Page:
The Daughter of Anderson Crow eBook

George Barr McCutcheon
This eBook from the Gutenberg Project consists of approximately 315 pages of information about The Daughter of Anderson Crow.
to crawl over by the stove.  His arm was broke an’ he was bleedin’ like a stuck hog.  Miss Banks had left her handkerchief on the desk, an’ he says he tried to bind up his head with it, but it was too infernal small.  Somehow he got outside an’ wandered around half crazy fer a long time, finally pullin’ up at my house, derned nigh froze to death an’ so weak he couldn’t walk no more.  He’d lost his hat an’ his ear muffs an’ his way all at the same time.  If Anderson had let me talk this mornin’ he’d ‘a’ knowed there wasn’t no murder.  It was just a match.”

Hours passed before Anderson was himself again and able to comprehend the details of the story which involved the disappearance of his ward.  It slowly filtered through his mind as he sat stark-eyed and numb before the kitchen fire that this was the means her mysterious people had taken to remove her from his custody.  The twenty years had expired, and they had come to claim their own.  There was gloom in the home of Anderson Crow—­gloom so dense that death would have seemed bright in comparison.  Mrs. Crow was prostrated, Anderson in a state of mental and physical collapse, the children hysterical.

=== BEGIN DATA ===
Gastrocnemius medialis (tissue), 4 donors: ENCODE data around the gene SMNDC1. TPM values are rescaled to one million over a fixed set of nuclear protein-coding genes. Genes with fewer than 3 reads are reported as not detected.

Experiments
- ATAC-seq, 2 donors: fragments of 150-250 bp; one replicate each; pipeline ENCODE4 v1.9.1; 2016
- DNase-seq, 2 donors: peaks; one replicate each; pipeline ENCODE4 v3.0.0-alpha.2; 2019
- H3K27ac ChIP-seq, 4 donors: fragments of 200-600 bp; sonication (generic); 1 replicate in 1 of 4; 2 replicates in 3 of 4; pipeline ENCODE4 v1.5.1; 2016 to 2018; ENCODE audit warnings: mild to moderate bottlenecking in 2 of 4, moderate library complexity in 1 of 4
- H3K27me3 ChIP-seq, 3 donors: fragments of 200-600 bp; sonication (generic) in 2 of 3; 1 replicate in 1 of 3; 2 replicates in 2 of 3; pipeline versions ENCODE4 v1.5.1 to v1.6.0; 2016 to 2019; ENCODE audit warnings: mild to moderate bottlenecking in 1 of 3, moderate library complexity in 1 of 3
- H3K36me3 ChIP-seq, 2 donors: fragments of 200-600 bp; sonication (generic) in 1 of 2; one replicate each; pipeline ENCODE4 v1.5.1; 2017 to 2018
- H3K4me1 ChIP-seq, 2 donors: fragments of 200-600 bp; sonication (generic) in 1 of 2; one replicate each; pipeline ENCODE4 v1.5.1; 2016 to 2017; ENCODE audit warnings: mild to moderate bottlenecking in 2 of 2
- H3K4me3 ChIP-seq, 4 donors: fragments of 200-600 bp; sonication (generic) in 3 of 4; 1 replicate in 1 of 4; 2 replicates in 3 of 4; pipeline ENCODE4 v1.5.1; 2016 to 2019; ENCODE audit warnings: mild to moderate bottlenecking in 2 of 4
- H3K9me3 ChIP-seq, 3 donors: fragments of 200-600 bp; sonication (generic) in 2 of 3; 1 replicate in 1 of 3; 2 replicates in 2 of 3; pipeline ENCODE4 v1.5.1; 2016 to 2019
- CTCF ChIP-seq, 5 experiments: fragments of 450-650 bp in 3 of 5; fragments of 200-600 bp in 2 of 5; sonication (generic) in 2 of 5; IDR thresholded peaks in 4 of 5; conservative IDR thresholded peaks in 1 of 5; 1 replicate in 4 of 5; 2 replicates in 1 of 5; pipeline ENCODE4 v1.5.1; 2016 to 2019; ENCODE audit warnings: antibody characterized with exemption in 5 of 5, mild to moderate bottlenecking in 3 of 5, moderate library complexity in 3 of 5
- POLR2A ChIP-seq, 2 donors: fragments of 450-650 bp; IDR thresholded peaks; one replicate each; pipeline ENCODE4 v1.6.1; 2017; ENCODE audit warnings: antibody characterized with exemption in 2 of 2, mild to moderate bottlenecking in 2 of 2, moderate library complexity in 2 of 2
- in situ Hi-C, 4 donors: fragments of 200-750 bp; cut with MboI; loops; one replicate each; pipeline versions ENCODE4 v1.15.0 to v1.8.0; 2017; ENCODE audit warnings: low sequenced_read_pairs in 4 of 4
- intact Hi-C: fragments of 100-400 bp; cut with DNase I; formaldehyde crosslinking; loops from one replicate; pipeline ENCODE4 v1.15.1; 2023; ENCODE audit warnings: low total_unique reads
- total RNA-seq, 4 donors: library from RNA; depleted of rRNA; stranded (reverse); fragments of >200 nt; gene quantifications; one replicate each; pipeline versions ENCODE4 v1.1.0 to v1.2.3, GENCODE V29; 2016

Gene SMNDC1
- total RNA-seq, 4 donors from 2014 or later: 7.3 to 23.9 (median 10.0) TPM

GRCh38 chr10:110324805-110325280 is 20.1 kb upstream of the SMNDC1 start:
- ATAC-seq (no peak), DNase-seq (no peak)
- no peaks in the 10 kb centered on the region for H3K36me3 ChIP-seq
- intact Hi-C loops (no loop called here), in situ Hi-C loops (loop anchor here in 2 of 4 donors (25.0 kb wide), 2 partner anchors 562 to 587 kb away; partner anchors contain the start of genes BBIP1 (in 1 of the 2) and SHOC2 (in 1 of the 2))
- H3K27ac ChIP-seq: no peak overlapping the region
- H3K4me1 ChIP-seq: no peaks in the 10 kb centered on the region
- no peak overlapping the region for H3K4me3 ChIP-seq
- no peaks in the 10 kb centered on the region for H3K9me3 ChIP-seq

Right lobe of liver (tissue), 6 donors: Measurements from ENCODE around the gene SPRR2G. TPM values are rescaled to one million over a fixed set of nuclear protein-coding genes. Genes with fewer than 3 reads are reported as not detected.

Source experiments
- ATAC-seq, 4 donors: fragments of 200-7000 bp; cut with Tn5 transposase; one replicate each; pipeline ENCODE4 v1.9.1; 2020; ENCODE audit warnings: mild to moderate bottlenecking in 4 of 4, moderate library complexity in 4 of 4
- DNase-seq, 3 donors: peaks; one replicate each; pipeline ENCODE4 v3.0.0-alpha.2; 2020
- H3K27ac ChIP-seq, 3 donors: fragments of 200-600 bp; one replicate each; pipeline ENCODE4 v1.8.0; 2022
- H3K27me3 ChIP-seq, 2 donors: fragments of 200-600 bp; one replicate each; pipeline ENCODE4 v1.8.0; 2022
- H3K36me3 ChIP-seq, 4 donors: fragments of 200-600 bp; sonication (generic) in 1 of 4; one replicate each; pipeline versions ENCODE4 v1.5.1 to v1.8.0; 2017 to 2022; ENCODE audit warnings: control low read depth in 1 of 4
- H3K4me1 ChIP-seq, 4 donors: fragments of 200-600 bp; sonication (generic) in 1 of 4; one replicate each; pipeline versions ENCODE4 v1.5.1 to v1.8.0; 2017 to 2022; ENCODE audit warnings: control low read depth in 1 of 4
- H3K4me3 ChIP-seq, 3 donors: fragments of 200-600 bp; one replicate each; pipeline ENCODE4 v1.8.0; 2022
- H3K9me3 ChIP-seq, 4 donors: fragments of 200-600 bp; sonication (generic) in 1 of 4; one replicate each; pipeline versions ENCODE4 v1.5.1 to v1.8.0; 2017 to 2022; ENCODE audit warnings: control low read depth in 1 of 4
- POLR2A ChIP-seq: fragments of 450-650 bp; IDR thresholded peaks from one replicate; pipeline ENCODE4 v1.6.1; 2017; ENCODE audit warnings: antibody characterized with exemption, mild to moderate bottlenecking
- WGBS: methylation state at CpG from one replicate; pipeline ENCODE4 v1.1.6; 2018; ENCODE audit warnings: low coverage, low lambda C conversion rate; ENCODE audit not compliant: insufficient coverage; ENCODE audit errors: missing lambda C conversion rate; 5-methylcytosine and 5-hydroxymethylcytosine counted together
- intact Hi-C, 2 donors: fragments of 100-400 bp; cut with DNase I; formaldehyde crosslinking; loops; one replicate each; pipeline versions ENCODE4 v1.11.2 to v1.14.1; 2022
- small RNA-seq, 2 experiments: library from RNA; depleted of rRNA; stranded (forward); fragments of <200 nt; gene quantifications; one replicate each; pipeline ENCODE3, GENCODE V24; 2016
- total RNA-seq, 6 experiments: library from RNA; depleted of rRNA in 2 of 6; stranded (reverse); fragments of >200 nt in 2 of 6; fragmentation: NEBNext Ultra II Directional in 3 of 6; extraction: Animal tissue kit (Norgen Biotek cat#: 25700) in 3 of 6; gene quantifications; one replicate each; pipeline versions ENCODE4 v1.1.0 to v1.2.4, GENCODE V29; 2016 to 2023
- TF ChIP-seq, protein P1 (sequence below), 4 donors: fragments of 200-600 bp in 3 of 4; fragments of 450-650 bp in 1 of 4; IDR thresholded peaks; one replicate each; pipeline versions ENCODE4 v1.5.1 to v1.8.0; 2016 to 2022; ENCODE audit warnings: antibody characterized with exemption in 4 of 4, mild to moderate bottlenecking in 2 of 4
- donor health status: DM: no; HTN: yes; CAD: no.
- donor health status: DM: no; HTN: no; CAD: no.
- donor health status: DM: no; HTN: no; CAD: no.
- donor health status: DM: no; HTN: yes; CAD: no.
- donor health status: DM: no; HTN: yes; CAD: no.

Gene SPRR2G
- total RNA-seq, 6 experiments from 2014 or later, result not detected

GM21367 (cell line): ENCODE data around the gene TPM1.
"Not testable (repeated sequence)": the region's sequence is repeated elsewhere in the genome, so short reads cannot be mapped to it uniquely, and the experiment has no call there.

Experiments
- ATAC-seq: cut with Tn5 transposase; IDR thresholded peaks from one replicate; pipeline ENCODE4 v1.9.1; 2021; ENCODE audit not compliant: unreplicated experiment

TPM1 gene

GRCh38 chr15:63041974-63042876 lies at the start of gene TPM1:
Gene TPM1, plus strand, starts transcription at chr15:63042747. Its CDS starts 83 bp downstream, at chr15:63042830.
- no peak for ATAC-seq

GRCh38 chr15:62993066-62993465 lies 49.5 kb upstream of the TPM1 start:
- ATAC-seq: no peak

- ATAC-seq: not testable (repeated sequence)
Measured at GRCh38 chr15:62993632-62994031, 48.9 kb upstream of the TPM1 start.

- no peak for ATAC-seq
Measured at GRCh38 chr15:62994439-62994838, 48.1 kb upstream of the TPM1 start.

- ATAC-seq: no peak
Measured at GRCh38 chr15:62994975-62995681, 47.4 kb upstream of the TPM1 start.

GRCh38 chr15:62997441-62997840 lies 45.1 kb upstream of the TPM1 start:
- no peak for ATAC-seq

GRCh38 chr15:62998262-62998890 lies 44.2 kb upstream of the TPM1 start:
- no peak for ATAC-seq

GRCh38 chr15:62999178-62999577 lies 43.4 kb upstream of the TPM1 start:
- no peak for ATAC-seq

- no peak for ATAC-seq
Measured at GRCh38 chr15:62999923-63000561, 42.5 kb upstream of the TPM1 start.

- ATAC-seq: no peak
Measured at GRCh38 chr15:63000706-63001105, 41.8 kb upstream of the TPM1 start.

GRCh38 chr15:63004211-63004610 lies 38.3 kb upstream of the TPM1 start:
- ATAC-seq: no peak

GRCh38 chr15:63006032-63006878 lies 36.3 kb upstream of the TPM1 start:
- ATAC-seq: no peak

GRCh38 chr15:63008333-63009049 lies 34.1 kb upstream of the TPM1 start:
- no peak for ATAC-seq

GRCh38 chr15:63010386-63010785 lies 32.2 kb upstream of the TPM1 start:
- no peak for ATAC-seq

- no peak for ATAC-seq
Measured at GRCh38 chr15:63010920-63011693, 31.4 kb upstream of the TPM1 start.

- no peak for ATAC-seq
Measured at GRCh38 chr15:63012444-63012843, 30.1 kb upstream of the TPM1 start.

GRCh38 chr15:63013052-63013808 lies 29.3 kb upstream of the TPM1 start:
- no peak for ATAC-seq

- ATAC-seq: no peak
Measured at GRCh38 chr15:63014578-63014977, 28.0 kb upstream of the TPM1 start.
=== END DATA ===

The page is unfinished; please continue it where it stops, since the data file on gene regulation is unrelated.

All Tinkletown stood close and ministered dumbly to the misery of the bereaved ones, but made no effort to follow or frustrate the abductors.  The town seemed as helpless as the marshal, not willingly or wittingly, but because it had so long known him as leader that no one possessed the temerity to step into his place, even in an hour of emergency.

A dull state of paralysis fell upon the citizens, big and little.  It was as if universal palsy had been ordained to pinch the limbs and brains of Tinkletown until the hour came for the rehabilitation of Anderson Crow himself.  No one suggested a move in any direction—­in fact, no one felt like moving at all.  Everything stood stockstill while Anderson slowly pulled himself together; everything waited dumbly for its own comatose condition to be dispelled by the man who had been hit the hardest.

It was not until late in the afternoon that Blucher Peabody, the druggist, awoke from his lethargy and moved as though he intended to take the initiative.  “Blootch” was Rosalie’s most persistent admirer.  He had fallen heir to his father’s apothecary shop and notion store, and he was regarded as one of the best catches in town.  He approached the half-frozen crowd that huddled near old Mrs. Luce’s front gate.  In this crowd were some of the prominent men of the town, young and old; they left their places of business every half hour or so and wandered aimlessly to the now historic spot, as if drawn by a magnet.  Just why they congregated there no one could explain and no one attempted to do so.  Presumably it was because the whole town centred its mind on one of two places—­the spot where Rosalie was seized or the home of Anderson Crow.  When they were not at Mrs. Luce’s gate they were tramping through Anderson’s front yard and into his house.

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The Daughter of Anderson Crow from Project Gutenberg. Public domain.
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